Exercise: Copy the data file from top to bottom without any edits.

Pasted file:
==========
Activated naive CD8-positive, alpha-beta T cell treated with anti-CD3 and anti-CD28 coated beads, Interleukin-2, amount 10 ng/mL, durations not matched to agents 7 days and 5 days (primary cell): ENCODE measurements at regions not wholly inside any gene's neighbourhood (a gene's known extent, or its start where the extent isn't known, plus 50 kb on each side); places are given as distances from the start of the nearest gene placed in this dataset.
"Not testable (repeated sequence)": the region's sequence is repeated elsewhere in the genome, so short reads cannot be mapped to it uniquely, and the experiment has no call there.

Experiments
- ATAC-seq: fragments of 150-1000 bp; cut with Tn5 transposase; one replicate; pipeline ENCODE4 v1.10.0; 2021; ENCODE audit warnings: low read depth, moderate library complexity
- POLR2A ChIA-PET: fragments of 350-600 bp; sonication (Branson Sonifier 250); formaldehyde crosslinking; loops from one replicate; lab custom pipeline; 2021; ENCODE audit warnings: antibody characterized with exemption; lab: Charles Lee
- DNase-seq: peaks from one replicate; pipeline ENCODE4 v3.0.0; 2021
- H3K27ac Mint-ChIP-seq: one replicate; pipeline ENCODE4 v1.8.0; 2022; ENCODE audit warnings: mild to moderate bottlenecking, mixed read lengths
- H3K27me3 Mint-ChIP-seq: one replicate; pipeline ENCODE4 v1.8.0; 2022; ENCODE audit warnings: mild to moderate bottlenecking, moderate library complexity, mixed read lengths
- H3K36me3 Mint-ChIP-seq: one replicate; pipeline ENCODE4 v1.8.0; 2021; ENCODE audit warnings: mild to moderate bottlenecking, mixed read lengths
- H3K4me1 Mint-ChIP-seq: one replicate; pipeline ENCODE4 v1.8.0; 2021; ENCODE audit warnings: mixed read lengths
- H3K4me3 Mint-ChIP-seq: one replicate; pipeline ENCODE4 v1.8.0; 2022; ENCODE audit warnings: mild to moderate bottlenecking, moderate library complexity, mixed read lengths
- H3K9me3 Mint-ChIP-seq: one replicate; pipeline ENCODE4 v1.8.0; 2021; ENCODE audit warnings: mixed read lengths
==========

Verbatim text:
Activated naive CD8-positive, alpha-beta T cell treated with anti-CD3 and anti-CD28 coated beads, Interleukin-2, amount 10 ng/mL, durations not matched to agents 7 days and 5 days (primary cell): ENCODE measurements at regions not wholly inside any gene's neighbourhood (a gene's known extent, or its start where the extent isn't known, plus 50 kb on each side); places are given as distances from the start of the nearest gene placed in this dataset.
"Not testable (repeated sequence)": the region's sequence is repeated elsewhere in the genome, so short reads cannot be mapped to it uniquely, and the experiment has no call there.

Experiments
- ATAC-seq: fragments of 150-1000 bp; cut with Tn5 transposase; one replicate; pipeline ENCODE4 v1.10.0; 2021; ENCODE audit warnings: low read depth, moderate library complexity
- POLR2A ChIA-PET: fragments of 350-600 bp; sonication (Branson Sonifier 250); formaldehyde crosslinking; loops from one replicate; lab custom pipeline; 2021; ENCODE audit warnings: antibody characterized with exemption; lab: Charles Lee
- DNase-seq: peaks from one replicate; pipeline ENCODE4 v3.0.0; 2021
- H3K27ac Mint-ChIP-seq: one replicate; pipeline ENCODE4 v1.8.0; 2022; ENCODE audit warnings: mild to moderate bottlenecking, mixed read lengths
- H3K27me3 Mint-ChIP-seq: one replicate; pipeline ENCODE4 v1.8.0; 2022; ENCODE audit warnings: mild to moderate bottlenecking, moderate library complexity, mixed read lengths
- H3K36me3 Mint-ChIP-seq: one replicate; pipeline ENCODE4 v1.8.0; 2021; ENCODE audit warnings: mild to moderate bottlenecking, mixed read lengths
- H3K4me1 Mint-ChIP-seq: one replicate; pipeline ENCODE4 v1.8.0; 2021; ENCODE audit warnings: mixed read lengths
- H3K4me3 Mint-ChIP-seq: one replicate; pipeline ENCODE4 v1.8.0; 2022; ENCODE audit warnings: mild to moderate bottlenecking, moderate library complexity, mixed read lengths
- H3K9me3 Mint-ChIP-seq: one replicate; pipeline ENCODE4 v1.8.0; 2021; ENCODE audit warnings: mixed read lengths